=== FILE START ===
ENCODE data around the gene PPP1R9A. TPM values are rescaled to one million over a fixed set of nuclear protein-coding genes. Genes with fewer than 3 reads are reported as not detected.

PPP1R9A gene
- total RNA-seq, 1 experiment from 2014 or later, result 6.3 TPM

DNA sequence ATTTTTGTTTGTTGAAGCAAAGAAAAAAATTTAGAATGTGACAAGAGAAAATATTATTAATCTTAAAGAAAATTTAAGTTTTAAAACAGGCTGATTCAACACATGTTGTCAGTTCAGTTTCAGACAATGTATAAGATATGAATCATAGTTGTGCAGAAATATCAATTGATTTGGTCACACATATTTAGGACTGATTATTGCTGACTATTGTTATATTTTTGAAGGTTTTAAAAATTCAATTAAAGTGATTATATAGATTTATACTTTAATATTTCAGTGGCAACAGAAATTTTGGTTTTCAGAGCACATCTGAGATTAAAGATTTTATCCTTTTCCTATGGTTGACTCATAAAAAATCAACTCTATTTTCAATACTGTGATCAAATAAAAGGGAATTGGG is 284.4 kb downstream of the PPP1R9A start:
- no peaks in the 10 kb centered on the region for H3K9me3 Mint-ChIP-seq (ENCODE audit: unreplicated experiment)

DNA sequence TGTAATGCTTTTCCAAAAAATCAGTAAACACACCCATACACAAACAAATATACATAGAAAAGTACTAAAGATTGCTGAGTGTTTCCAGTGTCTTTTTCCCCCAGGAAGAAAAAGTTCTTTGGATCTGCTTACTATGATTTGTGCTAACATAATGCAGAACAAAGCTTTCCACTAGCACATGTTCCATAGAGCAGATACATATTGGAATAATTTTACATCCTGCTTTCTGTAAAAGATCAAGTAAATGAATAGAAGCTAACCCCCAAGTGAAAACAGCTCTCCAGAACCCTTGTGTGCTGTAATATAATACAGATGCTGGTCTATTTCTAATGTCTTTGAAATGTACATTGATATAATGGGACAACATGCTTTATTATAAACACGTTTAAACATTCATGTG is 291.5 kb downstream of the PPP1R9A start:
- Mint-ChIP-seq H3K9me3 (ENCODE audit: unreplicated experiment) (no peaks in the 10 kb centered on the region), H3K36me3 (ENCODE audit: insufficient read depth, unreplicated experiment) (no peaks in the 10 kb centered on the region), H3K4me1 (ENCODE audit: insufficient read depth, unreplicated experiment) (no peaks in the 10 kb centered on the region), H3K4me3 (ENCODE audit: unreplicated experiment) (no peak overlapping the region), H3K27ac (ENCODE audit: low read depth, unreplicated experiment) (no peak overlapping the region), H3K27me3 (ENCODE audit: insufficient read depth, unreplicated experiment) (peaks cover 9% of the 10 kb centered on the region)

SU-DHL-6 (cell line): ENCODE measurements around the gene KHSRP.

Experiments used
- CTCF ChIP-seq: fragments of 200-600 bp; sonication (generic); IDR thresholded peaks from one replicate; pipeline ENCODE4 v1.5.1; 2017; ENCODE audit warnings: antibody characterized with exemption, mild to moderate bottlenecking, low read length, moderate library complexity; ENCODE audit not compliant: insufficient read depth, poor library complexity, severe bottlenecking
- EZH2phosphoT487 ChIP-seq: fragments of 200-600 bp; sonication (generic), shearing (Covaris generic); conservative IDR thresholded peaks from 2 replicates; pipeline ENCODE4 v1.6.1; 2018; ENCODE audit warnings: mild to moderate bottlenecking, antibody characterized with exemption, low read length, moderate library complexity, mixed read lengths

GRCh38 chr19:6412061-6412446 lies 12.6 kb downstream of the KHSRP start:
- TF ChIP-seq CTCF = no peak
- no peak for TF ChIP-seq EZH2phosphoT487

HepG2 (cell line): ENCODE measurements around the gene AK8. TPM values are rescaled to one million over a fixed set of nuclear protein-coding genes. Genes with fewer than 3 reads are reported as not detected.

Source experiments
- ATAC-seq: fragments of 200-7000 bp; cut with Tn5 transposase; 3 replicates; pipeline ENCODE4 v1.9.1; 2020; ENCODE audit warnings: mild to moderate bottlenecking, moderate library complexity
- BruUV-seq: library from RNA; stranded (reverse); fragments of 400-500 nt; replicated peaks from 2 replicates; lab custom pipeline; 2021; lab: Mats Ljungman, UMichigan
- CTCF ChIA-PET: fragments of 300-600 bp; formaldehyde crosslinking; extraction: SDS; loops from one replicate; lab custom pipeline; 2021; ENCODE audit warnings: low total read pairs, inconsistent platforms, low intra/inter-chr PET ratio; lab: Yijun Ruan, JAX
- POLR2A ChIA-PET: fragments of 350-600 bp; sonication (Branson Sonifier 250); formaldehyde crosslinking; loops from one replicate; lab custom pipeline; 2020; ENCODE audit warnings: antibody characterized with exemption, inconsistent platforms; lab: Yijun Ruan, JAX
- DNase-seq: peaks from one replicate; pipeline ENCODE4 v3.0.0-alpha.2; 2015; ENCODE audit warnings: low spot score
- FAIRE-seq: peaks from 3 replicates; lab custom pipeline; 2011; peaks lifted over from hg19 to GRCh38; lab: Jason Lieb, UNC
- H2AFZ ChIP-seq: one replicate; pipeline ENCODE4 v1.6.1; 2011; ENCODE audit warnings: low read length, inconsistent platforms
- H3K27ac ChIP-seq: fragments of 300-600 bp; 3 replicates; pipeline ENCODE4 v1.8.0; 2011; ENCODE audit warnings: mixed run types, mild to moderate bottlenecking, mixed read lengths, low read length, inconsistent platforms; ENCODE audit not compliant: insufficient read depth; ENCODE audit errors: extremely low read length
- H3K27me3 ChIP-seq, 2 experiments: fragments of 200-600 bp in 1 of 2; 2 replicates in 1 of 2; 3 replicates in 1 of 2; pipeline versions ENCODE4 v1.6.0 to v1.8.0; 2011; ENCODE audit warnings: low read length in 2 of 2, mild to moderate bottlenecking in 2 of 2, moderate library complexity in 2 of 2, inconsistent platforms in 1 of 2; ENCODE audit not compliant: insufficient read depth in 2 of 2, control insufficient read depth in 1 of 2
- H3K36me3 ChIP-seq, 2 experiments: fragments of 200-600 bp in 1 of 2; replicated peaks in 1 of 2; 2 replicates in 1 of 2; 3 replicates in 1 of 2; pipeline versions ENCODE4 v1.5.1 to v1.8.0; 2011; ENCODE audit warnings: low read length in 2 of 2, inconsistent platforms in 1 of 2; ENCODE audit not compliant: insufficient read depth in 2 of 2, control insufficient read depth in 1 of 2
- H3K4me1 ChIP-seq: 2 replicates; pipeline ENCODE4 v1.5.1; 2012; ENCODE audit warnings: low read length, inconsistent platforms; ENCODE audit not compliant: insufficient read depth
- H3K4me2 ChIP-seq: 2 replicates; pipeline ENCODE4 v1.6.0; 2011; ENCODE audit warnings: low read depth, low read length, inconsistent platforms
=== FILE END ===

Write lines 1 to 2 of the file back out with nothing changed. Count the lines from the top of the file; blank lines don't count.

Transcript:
ENCODE data around the gene PPP1R9A. TPM values are rescaled to one million over a fixed set of nuclear protein-coding genes. Genes with fewer than 3 reads are reported as not detected.

PPP1R9A gene